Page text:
Oct 25, 2010
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Full story: www.ctgop.org
The answer is, "No."
Republican State Chairman Chris Healy Monday called on Democrat George Jepsen to show that he meets the eligibility requirements for Attorney General. Healy’s call comes after Friday’s written opinion by the state supreme court disqualifying Secretary of the State Susan Bysiewicz from running for or holding that office. Bysiewicz herself sought the court declaration after questions emerged regarding her eligibility.
“The state Supreme Court made it clear that it’s not enough that one has been a ‘lawyer’ in title or held a law license for 10 years,” said Healy. “To be qualified to represent the state in all matters in the courts, one must have actual meaningful court experience and more, been actually actively engaged in the litigation of matters in court as his principle means of earning a living.”
Healy said, "For 16 years Jepsen held non-lawyer political jobs as a legislator and chairman of the state Democratic Party chairman. He reports serving as an in-house counsel for a union, but his self-described work appears to have involved non-court matters that don’t even require a law degree. All law firm associations he lists are described as ‘of counsel’ positions, understood in the profession to denote part-time or non-active status."
“Mr. Jepsen isn’t even admitted to the federal appeals court that decides many important cases out of the AG’s office doesn’t list him on the roster of admitted lawyers.”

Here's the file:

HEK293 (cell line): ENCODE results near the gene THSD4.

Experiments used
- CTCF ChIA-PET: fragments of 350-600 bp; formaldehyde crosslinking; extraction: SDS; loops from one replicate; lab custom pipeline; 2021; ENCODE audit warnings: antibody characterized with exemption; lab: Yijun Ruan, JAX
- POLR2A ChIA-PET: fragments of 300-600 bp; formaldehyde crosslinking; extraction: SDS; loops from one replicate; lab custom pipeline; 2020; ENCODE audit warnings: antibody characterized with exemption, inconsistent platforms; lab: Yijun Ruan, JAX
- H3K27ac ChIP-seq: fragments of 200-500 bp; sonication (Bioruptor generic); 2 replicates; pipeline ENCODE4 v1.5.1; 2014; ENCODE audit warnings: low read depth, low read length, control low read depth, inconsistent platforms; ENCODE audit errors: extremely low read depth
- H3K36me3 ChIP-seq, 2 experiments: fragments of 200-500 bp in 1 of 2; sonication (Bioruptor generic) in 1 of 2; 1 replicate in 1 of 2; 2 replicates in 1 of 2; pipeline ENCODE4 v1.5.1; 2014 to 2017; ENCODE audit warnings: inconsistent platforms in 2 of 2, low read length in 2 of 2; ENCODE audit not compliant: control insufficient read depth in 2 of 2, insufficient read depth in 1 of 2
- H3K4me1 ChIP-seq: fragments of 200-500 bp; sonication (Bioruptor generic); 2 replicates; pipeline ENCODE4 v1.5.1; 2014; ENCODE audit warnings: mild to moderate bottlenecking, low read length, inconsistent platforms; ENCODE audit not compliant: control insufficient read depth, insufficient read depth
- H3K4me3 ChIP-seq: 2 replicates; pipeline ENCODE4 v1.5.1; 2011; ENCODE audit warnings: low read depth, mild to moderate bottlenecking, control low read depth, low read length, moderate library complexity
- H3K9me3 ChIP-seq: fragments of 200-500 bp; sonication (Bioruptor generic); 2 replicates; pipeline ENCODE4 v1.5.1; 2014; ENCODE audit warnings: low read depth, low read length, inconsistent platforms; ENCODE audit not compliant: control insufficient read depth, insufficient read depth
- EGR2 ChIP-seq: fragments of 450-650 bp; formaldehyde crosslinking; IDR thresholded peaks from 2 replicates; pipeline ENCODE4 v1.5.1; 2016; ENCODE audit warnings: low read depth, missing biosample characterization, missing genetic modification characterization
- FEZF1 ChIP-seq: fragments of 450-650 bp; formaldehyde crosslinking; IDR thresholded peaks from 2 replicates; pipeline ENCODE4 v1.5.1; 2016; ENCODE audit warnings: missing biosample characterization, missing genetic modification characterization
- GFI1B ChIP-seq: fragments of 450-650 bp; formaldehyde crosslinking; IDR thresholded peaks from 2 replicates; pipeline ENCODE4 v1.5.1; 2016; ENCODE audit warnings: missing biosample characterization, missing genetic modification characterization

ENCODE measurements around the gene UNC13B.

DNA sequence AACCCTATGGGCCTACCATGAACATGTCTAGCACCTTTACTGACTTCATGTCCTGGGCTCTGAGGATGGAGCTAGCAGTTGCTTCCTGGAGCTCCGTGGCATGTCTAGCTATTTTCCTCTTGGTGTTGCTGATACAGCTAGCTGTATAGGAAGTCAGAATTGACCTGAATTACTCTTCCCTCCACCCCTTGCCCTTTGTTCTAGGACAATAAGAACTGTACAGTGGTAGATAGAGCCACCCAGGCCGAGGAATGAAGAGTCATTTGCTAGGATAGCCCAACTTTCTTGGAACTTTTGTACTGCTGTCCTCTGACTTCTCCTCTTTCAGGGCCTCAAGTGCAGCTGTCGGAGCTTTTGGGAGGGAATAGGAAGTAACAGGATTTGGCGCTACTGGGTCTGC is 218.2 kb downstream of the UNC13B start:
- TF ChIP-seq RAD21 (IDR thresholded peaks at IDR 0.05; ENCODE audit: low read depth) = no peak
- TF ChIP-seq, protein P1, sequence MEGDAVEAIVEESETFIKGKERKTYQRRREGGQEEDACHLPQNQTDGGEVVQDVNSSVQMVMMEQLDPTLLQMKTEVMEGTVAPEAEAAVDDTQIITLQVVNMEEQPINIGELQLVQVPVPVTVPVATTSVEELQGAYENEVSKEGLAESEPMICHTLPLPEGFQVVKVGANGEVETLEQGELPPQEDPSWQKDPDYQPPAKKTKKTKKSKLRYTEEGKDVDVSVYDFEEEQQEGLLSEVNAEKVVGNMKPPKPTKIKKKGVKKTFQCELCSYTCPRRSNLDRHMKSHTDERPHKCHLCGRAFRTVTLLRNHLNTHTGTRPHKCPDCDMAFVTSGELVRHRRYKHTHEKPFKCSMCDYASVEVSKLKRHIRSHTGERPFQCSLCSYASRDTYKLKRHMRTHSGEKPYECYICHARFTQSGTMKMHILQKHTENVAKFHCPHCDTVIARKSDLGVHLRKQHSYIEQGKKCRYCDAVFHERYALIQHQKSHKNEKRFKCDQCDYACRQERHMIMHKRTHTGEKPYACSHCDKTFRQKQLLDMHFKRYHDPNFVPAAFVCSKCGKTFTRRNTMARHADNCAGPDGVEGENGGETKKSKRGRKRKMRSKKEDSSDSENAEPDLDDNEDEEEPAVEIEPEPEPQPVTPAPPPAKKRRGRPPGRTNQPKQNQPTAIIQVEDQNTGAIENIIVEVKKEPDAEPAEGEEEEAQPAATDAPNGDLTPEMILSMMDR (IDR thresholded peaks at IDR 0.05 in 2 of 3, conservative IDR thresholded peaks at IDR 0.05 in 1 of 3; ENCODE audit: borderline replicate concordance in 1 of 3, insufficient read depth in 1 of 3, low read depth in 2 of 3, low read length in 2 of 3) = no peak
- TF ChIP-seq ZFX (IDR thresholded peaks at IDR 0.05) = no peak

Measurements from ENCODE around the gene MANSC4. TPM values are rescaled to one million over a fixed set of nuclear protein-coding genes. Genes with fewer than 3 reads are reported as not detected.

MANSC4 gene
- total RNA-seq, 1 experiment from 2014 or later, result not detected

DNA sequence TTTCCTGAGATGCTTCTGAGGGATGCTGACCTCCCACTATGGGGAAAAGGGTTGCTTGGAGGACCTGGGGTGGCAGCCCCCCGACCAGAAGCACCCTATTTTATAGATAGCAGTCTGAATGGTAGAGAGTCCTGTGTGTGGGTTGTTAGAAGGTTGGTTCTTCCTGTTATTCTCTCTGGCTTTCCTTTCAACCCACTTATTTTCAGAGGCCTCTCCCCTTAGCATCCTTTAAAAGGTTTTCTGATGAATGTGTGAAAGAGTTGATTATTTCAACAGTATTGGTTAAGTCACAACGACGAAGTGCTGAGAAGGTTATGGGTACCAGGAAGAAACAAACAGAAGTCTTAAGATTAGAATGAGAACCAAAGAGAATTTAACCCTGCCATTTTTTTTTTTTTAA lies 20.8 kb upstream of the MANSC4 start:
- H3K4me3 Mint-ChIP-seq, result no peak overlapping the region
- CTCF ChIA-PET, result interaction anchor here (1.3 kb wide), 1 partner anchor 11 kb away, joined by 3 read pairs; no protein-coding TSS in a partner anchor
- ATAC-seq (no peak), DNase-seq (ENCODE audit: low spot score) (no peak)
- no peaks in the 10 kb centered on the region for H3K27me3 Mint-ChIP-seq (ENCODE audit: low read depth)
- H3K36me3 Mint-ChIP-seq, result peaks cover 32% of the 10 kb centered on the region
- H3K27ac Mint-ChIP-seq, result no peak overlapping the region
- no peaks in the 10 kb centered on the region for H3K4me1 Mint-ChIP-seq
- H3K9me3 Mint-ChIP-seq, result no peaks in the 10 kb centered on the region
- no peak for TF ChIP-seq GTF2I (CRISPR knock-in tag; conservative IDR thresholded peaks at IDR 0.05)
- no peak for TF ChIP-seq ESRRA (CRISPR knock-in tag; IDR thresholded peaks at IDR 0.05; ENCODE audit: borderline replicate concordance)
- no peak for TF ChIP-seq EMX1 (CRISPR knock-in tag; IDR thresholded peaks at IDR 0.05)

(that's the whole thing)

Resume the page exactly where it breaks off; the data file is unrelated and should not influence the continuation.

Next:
If Jepsen has neither the trial court nor the appellate court credentials, we see that lack as still another reason why he fails to meet the criteria laid out in the Bysiewicz ruling.”
Healy insisted Jepsen must also explain his lack of federal bar admissions. “Not only does Jepsen appear not to meet the basic litigation experience requirement, but how can he hold the “legal status required to appear in court” if he’s barred from stepping foot in the very courts where many of the most important, high-profile cases involving the state are decided?” Further, “When the next Connecticut case goes before the U.S. Supreme Court, will Mr. Jepsen be forced to hire a pinch hitter?”
Healy said, “the voters have a right to this information and to answers from Mr. Jepsen, and we call upon him to answer these legitimate questions now, before the election.”
Apart from her state bar admission, Martha Dean is admitted to practice before the federal court, the federal court of appeals, and the United States Supreme Court.